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New Battle Over City’s Minimum Wage

Restaurant owners want to pause increase, workers say 'pay up'

Published on Wednesday, May 20, 2020 | 2:02 pm
Low wage workers rally to protect the July 1 minimum wage increase in front of the Pasadena City Hall on Wednesday, May 20, 2020. (Photo by James Carbone)

The Coronavirus pandemic has led to new battle lines over the city’s minimum wage ordinance.

The wage is scheduled to increase to $15 in July, but struggling restaurant owners want the City Council to either delay the increase or move to the slower state schedule, which won’t reach $15 for another two years.

“What it will do is if it went through, it would just force businesses to either lay off more people or raise the prices and the public doesn’t have money right now because they’re not working,” Marc Cantor, owner of Cantor’s Deli. “So it’s really bad for everybody. I don’t see how it could be good for anybody at this time with this pandemic going on.”

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Meanwhile, low-income wage earners want their money now, and say they shouldn’t be forced to bear the brunt of the pandemic.

“This is the most appropriate time to get a raise,” said local activist Pablo Alvarado. “What you need to do during a pandemic is protect the most vulnerable and the most vulnerable are the low-wage workers. That’s a fact. There are many ways that the local authorities can assist businesses. There are many ways they can forgive taxes, so why does the burden have to fall on the shoulders of the workers?”

Activists rallied in front of Pasadena City Hall on Wednesday and called on the City Council to keep the city’s minimum wage ordinance on schedule and increase the minimum wage to $15 on July 1.

They claim the Economic Development and Technology Committee is scheduled to discuss the matter in a special meeting on Thursday.

City Council members acknowledge the topic has come up.

“It’s not on the agenda,” said Councilman Andy Wilson. “But you know let’s be clear, the business owners are tossing out any idea possible that will give them some opportunity to have a decent chance at bringing their businesses back online and surviving. So you know clearly the topic of the minimum wage has been raised but it has not been agendized at this point.”

Restaurant owners have had at least two Zoom meetings with local officials and at least one council member.

“I think every retailer is a little petrified right now because this came so abruptly,” said Greg Smith, who owns several restaurants in Pasadena. “And now we are in unprecedented, uncharted times. I think we’re supposed to get some guidelines from the city you know about what needs to take place inside our facilities, and we’re waiting anxiously to get advice on those.”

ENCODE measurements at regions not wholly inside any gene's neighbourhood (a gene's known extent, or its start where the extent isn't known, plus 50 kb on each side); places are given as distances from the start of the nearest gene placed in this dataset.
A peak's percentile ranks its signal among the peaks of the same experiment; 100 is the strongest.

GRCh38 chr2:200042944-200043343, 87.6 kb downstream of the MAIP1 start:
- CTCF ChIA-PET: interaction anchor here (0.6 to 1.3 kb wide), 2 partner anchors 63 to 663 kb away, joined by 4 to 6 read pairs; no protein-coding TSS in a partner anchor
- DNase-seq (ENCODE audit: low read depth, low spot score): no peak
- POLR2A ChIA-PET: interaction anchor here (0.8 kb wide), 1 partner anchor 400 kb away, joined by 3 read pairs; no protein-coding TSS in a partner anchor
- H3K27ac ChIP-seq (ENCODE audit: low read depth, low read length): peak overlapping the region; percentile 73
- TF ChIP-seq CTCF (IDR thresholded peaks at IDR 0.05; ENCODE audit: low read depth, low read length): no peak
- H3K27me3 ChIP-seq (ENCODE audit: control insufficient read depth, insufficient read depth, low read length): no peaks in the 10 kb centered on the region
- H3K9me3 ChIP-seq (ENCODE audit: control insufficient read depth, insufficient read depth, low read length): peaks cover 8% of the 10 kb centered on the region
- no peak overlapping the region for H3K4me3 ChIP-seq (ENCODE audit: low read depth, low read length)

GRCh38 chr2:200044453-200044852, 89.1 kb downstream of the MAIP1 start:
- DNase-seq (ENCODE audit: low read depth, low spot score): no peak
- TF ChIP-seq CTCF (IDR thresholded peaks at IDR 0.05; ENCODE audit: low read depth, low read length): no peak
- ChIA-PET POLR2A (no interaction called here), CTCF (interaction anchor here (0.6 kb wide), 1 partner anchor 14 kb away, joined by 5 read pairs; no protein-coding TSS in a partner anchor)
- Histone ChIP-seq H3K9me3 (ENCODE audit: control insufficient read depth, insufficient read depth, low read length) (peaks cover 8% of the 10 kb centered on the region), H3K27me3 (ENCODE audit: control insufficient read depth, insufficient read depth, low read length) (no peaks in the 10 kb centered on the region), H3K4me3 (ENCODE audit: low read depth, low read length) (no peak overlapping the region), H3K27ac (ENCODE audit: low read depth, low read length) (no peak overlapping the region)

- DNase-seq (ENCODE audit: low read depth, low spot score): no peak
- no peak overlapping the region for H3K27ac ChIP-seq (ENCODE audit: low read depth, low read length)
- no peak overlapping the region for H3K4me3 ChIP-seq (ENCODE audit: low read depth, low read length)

The increased minimum wage was opposed by members of the Pasadena Chamber of Commerce and restaurant owners who said increasing the wage would force them to reduce their workforce and cut hours of operation.

Pasadena’s ordinance included a review, which allowed the city to pause and look at the impacts of the minimum wage in 2019 before agreeing to continue moving forward.

Restaurant owners pleaded with the council en masse to use the pause to switch to the state’s slower schedule.

The city passed its ordinance in February 2016, two months before then-Gov. Jerry Brown signed Senate Bill 3, which increases the state-mandated minimum wage to $15 in 2022.

The council ultimately stayed on track with its own ordinance.

However, that was before the Coronavirus forced local officials to close just about every business, leaving restaurant owners and low wage workers wondering how they were going to make money going forward.

“No one at the city council meeting in 2019 when we all went there to review the Pasadena minimum wage ordinance for a possible pause would have ever predicted what the world is contending with today,” said former restaurateur Robin Salzer. “Businesses are closed — some permanent — and employees aren’t working.”

Salzer said he believes 30 percent of restaurants and retail businesses may never reopen.

“It would seem that raising the minimum wage on July 1 while business is still shut down or working at a possible 25 to 50 percent capacity of normal times could force more of these businesses to never reopen or to reopen with a severely reduced work force and staff. I would suggest that the City Council consider a 12 month pause on raising the minimum wage to allow the businesses to rebuild themselves and to reassure their customers that they are safe, clean, and happy to welcome them back.”

Marta Salazar, who lives in Pasadena and works in a restaurant said she is expecting the minimum wage to increase to $15 on July 1.

“That is what the politicians told us,” Salazar said. “In times of pandemic and economic depression, we need more money in our pockets, not less. It is unfair and immoral that workers have to bear the burden all the time.”

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